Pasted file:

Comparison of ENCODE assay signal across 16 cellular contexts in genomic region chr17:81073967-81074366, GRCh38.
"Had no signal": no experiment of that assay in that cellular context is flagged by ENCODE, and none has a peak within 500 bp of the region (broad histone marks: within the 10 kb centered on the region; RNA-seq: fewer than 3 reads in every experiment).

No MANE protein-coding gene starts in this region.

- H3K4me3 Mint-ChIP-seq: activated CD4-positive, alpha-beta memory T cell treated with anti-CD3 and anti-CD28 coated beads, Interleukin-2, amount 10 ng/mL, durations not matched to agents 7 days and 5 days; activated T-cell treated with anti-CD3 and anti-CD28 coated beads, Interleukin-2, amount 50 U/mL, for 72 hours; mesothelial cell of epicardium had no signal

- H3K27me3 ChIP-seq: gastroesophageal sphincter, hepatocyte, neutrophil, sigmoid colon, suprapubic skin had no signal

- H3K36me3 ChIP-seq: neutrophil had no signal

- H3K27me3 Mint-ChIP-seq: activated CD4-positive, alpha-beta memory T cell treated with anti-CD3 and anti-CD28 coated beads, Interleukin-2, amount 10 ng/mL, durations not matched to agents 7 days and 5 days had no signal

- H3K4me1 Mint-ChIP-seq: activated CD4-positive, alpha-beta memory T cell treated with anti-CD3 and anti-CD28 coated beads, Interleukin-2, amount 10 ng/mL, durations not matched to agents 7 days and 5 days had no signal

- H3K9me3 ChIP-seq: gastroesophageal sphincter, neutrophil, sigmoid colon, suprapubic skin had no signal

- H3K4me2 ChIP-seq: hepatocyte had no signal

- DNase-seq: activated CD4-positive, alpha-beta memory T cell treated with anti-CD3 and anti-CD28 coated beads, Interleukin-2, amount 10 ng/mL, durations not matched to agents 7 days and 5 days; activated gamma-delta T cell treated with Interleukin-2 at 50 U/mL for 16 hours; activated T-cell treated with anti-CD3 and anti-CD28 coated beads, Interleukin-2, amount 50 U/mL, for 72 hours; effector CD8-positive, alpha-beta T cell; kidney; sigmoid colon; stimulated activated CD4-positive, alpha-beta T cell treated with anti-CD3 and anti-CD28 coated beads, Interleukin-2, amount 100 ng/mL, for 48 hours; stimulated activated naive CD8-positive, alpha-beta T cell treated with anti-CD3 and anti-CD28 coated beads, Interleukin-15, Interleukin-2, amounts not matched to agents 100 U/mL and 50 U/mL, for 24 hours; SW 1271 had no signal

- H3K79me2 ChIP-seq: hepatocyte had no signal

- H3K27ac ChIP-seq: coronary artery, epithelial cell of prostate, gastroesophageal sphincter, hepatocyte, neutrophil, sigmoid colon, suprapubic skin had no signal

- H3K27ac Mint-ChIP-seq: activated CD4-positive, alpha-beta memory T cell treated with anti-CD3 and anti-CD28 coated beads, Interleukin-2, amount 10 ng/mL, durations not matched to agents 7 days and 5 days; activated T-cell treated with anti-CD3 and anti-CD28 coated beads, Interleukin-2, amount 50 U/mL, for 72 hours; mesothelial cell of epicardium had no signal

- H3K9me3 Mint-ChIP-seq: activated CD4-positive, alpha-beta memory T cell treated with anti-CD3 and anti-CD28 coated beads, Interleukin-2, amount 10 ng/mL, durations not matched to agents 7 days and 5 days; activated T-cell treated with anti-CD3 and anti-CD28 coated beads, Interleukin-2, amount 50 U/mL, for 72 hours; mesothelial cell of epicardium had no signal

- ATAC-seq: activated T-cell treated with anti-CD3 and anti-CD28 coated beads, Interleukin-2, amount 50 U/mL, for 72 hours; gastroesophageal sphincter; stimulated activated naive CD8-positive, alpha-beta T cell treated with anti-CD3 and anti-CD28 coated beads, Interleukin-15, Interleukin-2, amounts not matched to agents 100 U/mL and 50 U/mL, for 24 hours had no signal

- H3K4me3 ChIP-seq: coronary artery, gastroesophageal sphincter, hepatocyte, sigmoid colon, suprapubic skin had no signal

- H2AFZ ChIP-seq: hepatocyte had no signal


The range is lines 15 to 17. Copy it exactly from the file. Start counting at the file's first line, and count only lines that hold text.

- H3K9me3 Mint-ChIP-seq: activated CD4-positive, alpha-beta memory T cell treated with anti-CD3 and anti-CD28 coated beads, Interleukin-2, amount 10 ng/mL, durations not matched to agents 7 days and 5 days; activated T-cell treated with anti-CD3 and anti-CD28 coated beads, Interleukin-2, amount 50 U/mL, for 72 hours; mesothelial cell of epicardium had no signal

- ATAC-seq: activated T-cell treated with anti-CD3 and anti-CD28 coated beads, Interleukin-2, amount 50 U/mL, for 72 hours; gastroesophageal sphincter; stimulated activated naive CD8-positive, alpha-beta T cell treated with anti-CD3 and anti-CD28 coated beads, Interleukin-15, Interleukin-2, amounts not matched to agents 100 U/mL and 50 U/mL, for 24 hours had no signal

- H3K4me3 ChIP-seq: coronary artery, gastroesophageal sphincter, hepatocyte, sigmoid colon, suprapubic skin had no signal